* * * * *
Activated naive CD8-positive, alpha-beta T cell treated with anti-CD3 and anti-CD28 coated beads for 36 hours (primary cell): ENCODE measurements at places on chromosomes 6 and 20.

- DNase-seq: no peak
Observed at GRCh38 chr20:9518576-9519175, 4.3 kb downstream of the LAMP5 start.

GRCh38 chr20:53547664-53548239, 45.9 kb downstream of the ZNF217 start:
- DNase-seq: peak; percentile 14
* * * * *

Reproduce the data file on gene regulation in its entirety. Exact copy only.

Activated naive CD8-positive, alpha-beta T cell treated with anti-CD3 and anti-CD28 coated beads for 36 hours (primary cell): ENCODE measurements at places on chromosomes 6 and 20.

- DNase-seq: no peak
Observed at GRCh38 chr20:9518576-9519175, 4.3 kb downstream of the LAMP5 start.

GRCh38 chr20:53547664-53548239, 45.9 kb downstream of the ZNF217 start:
- DNase-seq: peak; percentile 14